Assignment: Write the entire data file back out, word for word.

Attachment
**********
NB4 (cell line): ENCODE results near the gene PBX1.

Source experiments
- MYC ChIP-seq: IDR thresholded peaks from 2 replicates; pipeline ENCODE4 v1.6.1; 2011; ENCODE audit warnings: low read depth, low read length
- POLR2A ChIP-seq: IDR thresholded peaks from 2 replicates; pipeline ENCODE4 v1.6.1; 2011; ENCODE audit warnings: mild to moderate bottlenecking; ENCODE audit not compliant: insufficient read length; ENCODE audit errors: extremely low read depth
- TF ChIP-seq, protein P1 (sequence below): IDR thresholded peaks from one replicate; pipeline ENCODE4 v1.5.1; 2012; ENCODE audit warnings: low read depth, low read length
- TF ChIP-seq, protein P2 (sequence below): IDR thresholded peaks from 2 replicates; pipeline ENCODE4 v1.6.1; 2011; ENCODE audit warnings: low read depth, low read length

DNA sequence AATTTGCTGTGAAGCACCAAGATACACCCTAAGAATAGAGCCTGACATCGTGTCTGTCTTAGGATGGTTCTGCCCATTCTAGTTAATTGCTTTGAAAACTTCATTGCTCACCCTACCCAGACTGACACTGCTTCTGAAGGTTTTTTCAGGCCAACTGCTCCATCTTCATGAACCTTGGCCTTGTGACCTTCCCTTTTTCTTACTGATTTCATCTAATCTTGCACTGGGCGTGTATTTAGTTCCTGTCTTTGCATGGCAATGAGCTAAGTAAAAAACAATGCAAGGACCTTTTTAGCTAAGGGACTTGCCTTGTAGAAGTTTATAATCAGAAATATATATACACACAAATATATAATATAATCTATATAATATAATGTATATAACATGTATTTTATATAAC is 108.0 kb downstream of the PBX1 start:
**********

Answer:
NB4 (cell line): ENCODE results near the gene PBX1.

Source experiments
- MYC ChIP-seq: IDR thresholded peaks from 2 replicates; pipeline ENCODE4 v1.6.1; 2011; ENCODE audit warnings: low read depth, low read length
- POLR2A ChIP-seq: IDR thresholded peaks from 2 replicates; pipeline ENCODE4 v1.6.1; 2011; ENCODE audit warnings: mild to moderate bottlenecking; ENCODE audit not compliant: insufficient read length; ENCODE audit errors: extremely low read depth
- TF ChIP-seq, protein P1 (sequence below): IDR thresholded peaks from one replicate; pipeline ENCODE4 v1.5.1; 2012; ENCODE audit warnings: low read depth, low read length
- TF ChIP-seq, protein P2 (sequence below): IDR thresholded peaks from 2 replicates; pipeline ENCODE4 v1.6.1; 2011; ENCODE audit warnings: low read depth, low read length

DNA sequence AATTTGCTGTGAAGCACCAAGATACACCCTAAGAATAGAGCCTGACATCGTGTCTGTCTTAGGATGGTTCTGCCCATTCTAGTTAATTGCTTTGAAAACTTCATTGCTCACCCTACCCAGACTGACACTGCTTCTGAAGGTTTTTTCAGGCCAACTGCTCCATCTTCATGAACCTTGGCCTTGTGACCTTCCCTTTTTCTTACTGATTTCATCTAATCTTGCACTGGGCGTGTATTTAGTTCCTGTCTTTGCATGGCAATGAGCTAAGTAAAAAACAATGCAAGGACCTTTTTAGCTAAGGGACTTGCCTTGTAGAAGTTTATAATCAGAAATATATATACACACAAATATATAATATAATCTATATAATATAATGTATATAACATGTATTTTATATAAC is 108.0 kb downstream of the PBX1 start: